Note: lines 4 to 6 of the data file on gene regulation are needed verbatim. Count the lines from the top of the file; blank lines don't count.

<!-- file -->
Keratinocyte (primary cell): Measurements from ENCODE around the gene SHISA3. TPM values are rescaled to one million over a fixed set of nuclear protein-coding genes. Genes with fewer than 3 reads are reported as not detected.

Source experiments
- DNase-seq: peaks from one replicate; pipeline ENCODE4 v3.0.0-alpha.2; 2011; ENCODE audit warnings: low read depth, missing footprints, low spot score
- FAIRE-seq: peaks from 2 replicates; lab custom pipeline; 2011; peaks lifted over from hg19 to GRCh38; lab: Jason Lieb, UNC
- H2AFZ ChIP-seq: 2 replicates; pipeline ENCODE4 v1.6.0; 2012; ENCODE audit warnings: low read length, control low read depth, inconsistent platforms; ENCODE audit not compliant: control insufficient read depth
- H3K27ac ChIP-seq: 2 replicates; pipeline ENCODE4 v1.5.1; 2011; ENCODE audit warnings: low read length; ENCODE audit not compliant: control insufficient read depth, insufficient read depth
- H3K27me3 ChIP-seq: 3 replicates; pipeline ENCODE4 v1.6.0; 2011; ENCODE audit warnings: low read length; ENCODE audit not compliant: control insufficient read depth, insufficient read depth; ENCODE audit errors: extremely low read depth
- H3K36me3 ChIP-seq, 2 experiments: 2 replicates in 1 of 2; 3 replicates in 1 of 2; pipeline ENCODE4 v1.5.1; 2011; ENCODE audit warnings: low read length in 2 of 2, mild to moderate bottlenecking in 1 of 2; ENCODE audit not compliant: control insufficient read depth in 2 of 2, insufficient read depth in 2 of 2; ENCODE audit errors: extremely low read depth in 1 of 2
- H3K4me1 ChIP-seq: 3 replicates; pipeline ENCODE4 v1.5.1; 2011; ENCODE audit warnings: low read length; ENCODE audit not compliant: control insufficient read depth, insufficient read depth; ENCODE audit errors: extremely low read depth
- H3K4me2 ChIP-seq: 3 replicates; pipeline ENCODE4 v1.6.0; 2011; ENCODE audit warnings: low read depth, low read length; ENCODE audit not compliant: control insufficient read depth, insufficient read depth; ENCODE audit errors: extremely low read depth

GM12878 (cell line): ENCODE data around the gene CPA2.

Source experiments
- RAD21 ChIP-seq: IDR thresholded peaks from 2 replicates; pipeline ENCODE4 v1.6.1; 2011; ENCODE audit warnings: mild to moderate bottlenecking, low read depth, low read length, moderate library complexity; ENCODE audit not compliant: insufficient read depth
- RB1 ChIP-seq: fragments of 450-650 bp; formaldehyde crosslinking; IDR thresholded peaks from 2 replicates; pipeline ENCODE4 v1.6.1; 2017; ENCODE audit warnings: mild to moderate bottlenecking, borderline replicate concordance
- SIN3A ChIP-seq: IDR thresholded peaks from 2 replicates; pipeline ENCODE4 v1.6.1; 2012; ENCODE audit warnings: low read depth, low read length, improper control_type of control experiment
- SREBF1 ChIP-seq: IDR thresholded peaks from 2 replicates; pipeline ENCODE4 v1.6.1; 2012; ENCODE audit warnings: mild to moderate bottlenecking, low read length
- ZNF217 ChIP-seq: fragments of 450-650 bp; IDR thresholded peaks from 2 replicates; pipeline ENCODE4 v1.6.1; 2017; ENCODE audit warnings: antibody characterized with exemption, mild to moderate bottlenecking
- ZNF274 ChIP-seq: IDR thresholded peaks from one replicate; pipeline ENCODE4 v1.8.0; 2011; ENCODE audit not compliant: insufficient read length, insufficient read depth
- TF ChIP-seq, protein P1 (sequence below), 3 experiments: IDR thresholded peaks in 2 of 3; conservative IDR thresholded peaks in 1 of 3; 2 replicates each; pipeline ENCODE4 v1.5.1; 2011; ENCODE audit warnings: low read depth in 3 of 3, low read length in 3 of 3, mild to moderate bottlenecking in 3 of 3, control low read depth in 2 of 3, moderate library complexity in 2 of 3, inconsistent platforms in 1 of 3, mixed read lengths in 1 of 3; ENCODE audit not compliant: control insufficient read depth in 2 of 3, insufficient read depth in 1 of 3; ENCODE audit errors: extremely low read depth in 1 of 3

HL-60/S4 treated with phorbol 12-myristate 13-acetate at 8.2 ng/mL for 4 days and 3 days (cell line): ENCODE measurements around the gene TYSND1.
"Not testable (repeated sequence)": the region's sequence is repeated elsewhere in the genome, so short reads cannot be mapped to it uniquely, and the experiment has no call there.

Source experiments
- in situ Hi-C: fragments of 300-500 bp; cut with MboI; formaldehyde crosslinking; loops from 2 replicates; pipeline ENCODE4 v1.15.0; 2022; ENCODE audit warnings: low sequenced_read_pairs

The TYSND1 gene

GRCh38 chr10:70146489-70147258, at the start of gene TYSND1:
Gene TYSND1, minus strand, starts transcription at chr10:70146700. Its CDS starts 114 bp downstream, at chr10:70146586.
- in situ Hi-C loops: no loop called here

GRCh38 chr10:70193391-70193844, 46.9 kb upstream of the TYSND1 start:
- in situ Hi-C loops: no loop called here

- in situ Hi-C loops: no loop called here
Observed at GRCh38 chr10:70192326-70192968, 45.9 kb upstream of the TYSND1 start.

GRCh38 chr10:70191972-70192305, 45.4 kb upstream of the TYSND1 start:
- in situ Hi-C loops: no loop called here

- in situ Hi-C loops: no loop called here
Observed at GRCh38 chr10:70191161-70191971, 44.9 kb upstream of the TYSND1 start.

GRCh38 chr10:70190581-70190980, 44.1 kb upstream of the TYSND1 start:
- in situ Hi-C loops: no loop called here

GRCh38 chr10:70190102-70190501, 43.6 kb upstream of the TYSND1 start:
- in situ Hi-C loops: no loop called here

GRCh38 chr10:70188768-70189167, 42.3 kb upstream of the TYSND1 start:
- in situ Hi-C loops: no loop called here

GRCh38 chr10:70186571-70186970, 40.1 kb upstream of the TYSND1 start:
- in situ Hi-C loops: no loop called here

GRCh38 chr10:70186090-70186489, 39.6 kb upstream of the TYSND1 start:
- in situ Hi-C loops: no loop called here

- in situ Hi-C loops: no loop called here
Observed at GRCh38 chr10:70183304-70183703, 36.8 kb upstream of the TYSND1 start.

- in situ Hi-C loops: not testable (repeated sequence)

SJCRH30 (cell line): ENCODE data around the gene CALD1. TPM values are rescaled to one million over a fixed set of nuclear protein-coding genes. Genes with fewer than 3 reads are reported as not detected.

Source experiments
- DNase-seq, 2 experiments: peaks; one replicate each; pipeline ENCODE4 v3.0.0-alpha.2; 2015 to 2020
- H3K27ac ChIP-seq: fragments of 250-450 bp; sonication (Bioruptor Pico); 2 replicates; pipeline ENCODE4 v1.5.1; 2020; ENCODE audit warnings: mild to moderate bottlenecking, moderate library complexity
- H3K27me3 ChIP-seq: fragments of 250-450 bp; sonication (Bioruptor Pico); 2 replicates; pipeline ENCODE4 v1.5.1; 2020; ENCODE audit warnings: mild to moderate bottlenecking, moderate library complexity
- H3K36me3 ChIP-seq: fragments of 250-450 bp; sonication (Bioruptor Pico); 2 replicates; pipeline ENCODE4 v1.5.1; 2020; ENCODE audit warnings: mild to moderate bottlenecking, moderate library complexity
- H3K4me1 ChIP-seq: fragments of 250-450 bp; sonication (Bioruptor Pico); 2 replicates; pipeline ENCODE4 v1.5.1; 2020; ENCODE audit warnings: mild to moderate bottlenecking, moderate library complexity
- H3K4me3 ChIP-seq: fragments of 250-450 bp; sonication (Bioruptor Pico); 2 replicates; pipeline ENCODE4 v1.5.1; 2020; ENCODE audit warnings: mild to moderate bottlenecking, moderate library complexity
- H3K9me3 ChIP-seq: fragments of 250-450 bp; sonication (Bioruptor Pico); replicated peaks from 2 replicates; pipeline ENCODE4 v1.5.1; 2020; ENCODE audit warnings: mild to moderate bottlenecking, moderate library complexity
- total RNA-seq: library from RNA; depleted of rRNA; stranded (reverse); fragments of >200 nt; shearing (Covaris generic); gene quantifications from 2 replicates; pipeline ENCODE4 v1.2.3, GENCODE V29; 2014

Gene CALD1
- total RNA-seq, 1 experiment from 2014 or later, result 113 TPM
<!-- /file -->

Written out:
- FAIRE-seq: peaks from 2 replicates; lab custom pipeline; 2011; peaks lifted over from hg19 to GRCh38; lab: Jason Lieb, UNC
- H2AFZ ChIP-seq: 2 replicates; pipeline ENCODE4 v1.6.0; 2012; ENCODE audit warnings: low read length, control low read depth, inconsistent platforms; ENCODE audit not compliant: control insufficient read depth
- H3K27ac ChIP-seq: 2 replicates; pipeline ENCODE4 v1.5.1; 2011; ENCODE audit warnings: low read length; ENCODE audit not compliant: control insufficient read depth, insufficient read depth